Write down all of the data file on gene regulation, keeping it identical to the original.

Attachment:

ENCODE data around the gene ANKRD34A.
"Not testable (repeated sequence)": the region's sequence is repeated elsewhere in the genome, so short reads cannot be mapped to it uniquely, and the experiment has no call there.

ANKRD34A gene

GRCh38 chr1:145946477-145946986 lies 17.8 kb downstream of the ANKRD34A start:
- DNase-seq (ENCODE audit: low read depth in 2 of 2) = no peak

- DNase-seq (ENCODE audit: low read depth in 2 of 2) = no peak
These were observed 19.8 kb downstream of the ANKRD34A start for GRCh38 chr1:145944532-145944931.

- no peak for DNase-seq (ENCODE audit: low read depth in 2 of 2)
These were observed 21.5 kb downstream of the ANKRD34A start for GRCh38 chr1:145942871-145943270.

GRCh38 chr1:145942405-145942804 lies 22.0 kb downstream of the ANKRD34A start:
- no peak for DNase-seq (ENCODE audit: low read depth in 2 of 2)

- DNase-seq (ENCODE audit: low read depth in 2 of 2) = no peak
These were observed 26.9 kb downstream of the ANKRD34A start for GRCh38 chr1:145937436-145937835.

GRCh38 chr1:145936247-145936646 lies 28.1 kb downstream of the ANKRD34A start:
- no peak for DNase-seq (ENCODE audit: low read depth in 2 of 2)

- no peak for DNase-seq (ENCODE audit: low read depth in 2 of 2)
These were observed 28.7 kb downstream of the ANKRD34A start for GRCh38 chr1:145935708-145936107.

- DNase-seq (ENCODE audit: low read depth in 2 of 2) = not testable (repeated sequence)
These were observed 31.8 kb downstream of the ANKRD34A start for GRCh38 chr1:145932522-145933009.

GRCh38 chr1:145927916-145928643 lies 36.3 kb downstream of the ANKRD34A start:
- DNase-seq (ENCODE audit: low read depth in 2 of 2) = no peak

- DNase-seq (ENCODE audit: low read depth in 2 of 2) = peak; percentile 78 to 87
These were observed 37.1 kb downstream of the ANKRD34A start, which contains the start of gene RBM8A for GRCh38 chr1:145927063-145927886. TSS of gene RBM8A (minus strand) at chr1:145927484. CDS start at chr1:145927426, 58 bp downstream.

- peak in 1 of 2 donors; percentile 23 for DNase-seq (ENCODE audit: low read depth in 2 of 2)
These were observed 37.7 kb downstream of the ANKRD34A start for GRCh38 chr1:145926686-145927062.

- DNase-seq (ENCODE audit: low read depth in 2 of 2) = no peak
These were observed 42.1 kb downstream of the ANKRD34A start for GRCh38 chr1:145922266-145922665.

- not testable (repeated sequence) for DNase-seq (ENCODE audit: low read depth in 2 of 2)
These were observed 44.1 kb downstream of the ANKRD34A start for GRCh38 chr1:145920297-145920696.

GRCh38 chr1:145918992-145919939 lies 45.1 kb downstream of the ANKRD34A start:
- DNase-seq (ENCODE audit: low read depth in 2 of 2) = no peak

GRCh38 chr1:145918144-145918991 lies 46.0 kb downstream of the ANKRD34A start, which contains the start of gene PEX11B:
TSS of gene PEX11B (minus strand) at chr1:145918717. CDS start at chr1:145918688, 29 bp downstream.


ENCODE data around the gene ANKRD34A.
"Not testable (repeated sequence)": the region's sequence is repeated elsewhere in the genome, so short reads cannot be mapped to it uniquely, and the experiment has no call there.

ANKRD34A gene

GRCh38 chr1:145946477-145946986 lies 17.8 kb downstream of the ANKRD34A start:
- DNase-seq (ENCODE audit: low read depth in 2 of 2) = no peak

- DNase-seq (ENCODE audit: low read depth in 2 of 2) = no peak
These were observed 19.8 kb downstream of the ANKRD34A start for GRCh38 chr1:145944532-145944931.

- no peak for DNase-seq (ENCODE audit: low read depth in 2 of 2)
These were observed 21.5 kb downstream of the ANKRD34A start for GRCh38 chr1:145942871-145943270.

GRCh38 chr1:145942405-145942804 lies 22.0 kb downstream of the ANKRD34A start:
- no peak for DNase-seq (ENCODE audit: low read depth in 2 of 2)

- DNase-seq (ENCODE audit: low read depth in 2 of 2) = no peak
These were observed 26.9 kb downstream of the ANKRD34A start for GRCh38 chr1:145937436-145937835.

GRCh38 chr1:145936247-145936646 lies 28.1 kb downstream of the ANKRD34A start:
- no peak for DNase-seq (ENCODE audit: low read depth in 2 of 2)

- no peak for DNase-seq (ENCODE audit: low read depth in 2 of 2)
These were observed 28.7 kb downstream of the ANKRD34A start for GRCh38 chr1:145935708-145936107.

- DNase-seq (ENCODE audit: low read depth in 2 of 2) = not testable (repeated sequence)
These were observed 31.8 kb downstream of the ANKRD34A start for GRCh38 chr1:145932522-145933009.

GRCh38 chr1:145927916-145928643 lies 36.3 kb downstream of the ANKRD34A start:
- DNase-seq (ENCODE audit: low read depth in 2 of 2) = no peak

- DNase-seq (ENCODE audit: low read depth in 2 of 2) = peak; percentile 78 to 87
These were observed 37.1 kb downstream of the ANKRD34A start, which contains the start of gene RBM8A for GRCh38 chr1:145927063-145927886. TSS of gene RBM8A (minus strand) at chr1:145927484. CDS start at chr1:145927426, 58 bp downstream.

- peak in 1 of 2 donors; percentile 23 for DNase-seq (ENCODE audit: low read depth in 2 of 2)
These were observed 37.7 kb downstream of the ANKRD34A start for GRCh38 chr1:145926686-145927062.

- DNase-seq (ENCODE audit: low read depth in 2 of 2) = no peak
These were observed 42.1 kb downstream of the ANKRD34A start for GRCh38 chr1:145922266-145922665.

- not testable (repeated sequence) for DNase-seq (ENCODE audit: low read depth in 2 of 2)
These were observed 44.1 kb downstream of the ANKRD34A start for GRCh38 chr1:145920297-145920696.

GRCh38 chr1:145918992-145919939 lies 45.1 kb downstream of the ANKRD34A start:
- DNase-seq (ENCODE audit: low read depth in 2 of 2) = no peak

GRCh38 chr1:145918144-145918991 lies 46.0 kb downstream of the ANKRD34A start, which contains the start of gene PEX11B:
TSS of gene PEX11B (minus strand) at chr1:145918717. CDS start at chr1:145918688, 29 bp downstream.